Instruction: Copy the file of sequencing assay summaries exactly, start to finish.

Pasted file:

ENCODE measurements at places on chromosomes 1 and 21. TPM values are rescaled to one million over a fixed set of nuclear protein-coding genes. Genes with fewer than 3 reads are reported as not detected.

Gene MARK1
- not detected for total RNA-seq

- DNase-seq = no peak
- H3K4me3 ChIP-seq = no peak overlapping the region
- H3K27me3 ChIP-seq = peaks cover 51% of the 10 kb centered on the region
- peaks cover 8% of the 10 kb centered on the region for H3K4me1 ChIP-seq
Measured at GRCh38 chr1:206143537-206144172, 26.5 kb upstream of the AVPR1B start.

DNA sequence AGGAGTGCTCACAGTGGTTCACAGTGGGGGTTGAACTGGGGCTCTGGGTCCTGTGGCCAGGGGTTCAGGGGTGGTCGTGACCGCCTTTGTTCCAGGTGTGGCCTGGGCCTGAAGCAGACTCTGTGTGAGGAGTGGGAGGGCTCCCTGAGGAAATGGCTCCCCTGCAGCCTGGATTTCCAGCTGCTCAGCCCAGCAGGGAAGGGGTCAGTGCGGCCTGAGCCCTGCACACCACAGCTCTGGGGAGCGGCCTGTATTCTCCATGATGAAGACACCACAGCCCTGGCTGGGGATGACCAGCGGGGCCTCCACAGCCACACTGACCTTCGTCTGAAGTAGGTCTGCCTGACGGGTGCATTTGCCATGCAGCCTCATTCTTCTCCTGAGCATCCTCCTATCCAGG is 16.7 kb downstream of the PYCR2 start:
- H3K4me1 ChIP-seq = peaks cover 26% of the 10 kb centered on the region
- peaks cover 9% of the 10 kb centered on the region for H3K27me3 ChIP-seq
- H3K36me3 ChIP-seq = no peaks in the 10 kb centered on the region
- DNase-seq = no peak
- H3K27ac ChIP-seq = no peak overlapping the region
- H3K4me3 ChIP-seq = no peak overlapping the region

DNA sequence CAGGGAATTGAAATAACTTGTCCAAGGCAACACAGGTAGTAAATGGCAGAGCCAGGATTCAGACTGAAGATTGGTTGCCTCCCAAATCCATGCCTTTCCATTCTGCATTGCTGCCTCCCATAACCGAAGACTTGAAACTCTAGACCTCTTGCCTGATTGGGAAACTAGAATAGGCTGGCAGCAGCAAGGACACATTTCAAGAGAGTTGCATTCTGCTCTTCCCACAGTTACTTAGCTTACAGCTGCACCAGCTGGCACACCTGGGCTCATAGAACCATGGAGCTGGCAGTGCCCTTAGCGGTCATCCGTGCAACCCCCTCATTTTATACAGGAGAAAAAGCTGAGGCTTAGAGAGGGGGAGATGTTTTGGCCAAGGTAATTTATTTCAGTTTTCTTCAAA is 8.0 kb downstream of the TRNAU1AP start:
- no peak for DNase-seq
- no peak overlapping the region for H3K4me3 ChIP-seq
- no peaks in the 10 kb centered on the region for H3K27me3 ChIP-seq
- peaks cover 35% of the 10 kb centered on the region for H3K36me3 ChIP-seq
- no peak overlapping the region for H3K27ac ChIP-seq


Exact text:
ENCODE measurements at places on chromosomes 1 and 21. TPM values are rescaled to one million over a fixed set of nuclear protein-coding genes. Genes with fewer than 3 reads are reported as not detected.

Gene MARK1
- not detected for total RNA-seq

- DNase-seq = no peak
- H3K4me3 ChIP-seq = no peak overlapping the region
- H3K27me3 ChIP-seq = peaks cover 51% of the 10 kb centered on the region
- peaks cover 8% of the 10 kb centered on the region for H3K4me1 ChIP-seq
Measured at GRCh38 chr1:206143537-206144172, 26.5 kb upstream of the AVPR1B start.

DNA sequence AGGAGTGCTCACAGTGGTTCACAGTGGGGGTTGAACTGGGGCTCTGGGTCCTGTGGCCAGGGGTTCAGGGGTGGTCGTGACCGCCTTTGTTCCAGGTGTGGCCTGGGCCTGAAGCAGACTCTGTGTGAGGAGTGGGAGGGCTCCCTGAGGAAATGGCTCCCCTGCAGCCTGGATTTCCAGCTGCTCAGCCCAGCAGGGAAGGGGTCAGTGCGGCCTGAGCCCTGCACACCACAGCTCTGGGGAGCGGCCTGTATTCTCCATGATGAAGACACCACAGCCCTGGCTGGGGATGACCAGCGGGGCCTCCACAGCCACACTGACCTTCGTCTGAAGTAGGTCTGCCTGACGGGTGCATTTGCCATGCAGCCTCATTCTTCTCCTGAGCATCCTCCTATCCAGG is 16.7 kb downstream of the PYCR2 start:
- H3K4me1 ChIP-seq = peaks cover 26% of the 10 kb centered on the region
- peaks cover 9% of the 10 kb centered on the region for H3K27me3 ChIP-seq
- H3K36me3 ChIP-seq = no peaks in the 10 kb centered on the region
- DNase-seq = no peak
- H3K27ac ChIP-seq = no peak overlapping the region
- H3K4me3 ChIP-seq = no peak overlapping the region

DNA sequence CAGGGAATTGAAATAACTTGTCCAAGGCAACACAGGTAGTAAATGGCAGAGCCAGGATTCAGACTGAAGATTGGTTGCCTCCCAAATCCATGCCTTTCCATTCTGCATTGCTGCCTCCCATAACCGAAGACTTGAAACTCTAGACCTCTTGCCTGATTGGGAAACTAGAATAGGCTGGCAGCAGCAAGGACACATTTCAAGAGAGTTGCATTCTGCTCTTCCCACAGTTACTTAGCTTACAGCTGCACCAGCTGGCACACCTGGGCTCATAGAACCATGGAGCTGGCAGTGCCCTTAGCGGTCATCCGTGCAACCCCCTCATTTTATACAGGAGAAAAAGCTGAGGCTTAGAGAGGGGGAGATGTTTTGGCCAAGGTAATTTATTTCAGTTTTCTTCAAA is 8.0 kb downstream of the TRNAU1AP start:
- no peak for DNase-seq
- no peak overlapping the region for H3K4me3 ChIP-seq
- no peaks in the 10 kb centered on the region for H3K27me3 ChIP-seq
- peaks cover 35% of the 10 kb centered on the region for H3K36me3 ChIP-seq
- no peak overlapping the region for H3K27ac ChIP-seq